Orioles prospect doesn’t know who Frank Robinson is. Buck Showalter makes him write a report.

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Frank Robinson was at Orioles camp in Sarasota yesterday to address the team. An Orioles prospect didn’t know who he was. Some people call this sort of thing a teachable moment:

Go Buck.

I mean, sure, Robinson had been retired for 20 years by the time the 19-year-old Hart had even been born, but we’re not talking about some borderline major leaguer with Robinson here. No matter how old you are, you can’t call yourself a professional baseball player without knowing the man who hit 586 homers, was the first black manager in baseball history, is one of your own team’s immortals and former managers and who has spent the past couple of decades as a high-ranking executive in the league where you ply your trade.

If Hart doesn’t know who Curt Blefary is, fine, let that slide. But you do not play in the Orioles organization — or really any organization — and not know who Frank Robinson is. Hell, if anything, that paper should be five pages long, not one. And an oral report should be given to the rest of the team during the morning meeting.

(link via Larry Brown Sports)

Cardinals closer Trevor Rosenthal to be examined for arm tightness

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Cardinal closer Trevor Rosenthal was taken out of last night’s game against the Red Sox after he gave up a big homer and a walk. He velocity was down as well, and Mike Mathney said after the game that he didn’t look right. Now the Cardinals are going to take a closer look at him, and he’ll be examined today for what is being described as “tightness” in his right arm.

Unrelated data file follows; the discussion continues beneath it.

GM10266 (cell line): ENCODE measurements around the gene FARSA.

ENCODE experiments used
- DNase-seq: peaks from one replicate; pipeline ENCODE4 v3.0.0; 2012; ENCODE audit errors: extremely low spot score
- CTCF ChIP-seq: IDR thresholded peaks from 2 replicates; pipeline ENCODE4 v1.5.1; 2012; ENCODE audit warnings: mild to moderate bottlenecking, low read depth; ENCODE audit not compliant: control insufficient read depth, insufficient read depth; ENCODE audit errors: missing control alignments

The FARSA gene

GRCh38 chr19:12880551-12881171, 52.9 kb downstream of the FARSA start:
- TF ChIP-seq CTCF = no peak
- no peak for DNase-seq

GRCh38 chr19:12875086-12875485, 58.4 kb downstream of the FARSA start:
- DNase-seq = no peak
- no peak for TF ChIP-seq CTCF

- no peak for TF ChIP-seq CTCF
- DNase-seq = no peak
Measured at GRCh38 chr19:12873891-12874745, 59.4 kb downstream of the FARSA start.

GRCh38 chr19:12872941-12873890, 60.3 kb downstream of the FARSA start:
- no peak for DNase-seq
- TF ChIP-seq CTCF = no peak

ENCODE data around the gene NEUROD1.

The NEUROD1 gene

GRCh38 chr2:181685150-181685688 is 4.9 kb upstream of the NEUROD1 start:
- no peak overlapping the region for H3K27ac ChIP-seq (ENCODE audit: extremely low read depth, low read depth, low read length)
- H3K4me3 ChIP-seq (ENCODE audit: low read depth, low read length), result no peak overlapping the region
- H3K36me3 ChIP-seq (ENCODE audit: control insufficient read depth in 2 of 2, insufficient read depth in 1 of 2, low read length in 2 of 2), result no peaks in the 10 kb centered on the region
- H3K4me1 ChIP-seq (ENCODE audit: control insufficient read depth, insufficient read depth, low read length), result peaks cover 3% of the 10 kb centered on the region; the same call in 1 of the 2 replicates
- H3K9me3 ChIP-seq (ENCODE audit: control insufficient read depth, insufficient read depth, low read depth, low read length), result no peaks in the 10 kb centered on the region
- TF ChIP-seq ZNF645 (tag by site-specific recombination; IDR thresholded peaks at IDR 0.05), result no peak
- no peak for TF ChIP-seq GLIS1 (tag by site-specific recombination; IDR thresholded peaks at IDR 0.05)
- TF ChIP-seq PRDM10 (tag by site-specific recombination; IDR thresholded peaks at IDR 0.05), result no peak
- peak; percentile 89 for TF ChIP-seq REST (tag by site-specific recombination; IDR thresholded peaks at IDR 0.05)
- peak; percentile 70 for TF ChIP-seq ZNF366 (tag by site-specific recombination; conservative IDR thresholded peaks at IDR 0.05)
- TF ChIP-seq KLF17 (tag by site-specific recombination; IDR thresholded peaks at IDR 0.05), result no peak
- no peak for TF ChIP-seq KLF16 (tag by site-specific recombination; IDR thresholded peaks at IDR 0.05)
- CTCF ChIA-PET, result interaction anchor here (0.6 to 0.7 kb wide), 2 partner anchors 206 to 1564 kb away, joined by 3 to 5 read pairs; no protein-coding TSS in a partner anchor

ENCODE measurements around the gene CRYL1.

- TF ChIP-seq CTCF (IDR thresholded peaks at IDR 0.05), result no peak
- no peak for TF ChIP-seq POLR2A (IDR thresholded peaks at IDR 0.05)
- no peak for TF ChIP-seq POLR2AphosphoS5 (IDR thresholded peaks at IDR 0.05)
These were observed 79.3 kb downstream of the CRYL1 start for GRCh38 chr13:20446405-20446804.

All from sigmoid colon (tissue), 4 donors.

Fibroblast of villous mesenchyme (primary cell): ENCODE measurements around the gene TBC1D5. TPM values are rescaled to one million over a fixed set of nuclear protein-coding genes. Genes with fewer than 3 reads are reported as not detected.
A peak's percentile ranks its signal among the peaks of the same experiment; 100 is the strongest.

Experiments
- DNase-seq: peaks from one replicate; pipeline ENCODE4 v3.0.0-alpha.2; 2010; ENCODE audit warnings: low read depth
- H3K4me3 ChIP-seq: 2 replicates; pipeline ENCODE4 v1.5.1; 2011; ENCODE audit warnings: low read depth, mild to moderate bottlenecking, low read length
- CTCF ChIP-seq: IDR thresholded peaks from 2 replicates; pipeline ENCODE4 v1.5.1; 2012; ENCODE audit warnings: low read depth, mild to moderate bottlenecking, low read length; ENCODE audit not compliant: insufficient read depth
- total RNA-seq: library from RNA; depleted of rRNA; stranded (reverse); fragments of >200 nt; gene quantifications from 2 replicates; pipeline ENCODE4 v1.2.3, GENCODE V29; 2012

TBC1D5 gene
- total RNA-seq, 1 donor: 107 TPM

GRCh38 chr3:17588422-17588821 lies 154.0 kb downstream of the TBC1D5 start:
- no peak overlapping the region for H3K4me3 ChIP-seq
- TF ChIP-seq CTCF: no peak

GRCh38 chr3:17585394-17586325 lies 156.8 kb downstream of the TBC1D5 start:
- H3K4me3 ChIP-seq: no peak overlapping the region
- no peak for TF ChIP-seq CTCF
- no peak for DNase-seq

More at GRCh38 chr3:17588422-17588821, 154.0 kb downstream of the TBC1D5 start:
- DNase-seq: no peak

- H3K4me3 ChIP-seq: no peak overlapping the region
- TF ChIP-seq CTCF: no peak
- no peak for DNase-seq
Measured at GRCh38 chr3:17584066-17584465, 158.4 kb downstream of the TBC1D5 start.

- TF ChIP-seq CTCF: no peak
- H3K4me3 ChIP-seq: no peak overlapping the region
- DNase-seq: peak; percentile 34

Rosenthal is 3-4 with a 3.40 ERA and a K/BB ratio of 76/20 in 47.2 innings. He has 11 saves after regaining the closer’s job from Seung Hwan Oh. Now some combination of Oh, Tyler Lyons, and John Brebbia will fill in for Rosenthal to the extent he needs to miss time.

Aaron Judge broke a dubious record last night

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Aaron Judge hit a monster home run in last night’s win over the Mets, but he also set a dubious record. Judge struck out for the 33rd consecutive game, setting a new mark for a position player in a single season.

Yes, that’s qualified. No pitchers, of course, as I assume many of them have struck out in more than 33 straight games. Also,  Adam Dunn once struck out in 36 straight games, but that straddled two seasons: he struck out in the final four games of 2011 and the first 32 games of 2012. Still, Judge’s feat is impressive, and given the nature of his game and the state of baseball these days, it’s not hard to imagine him striking out in three or four more straight games anyway.

None of which, by the way, should be all that much of a slight on Judge. The guy is still hitting .291/.420/.614, even with his second half slump. If I was a manager I’d happily accept his whiffs in exchange for everything else he brings to the table. It’s not 1959 anymore, and strikeouts are not the worst thing that can happen.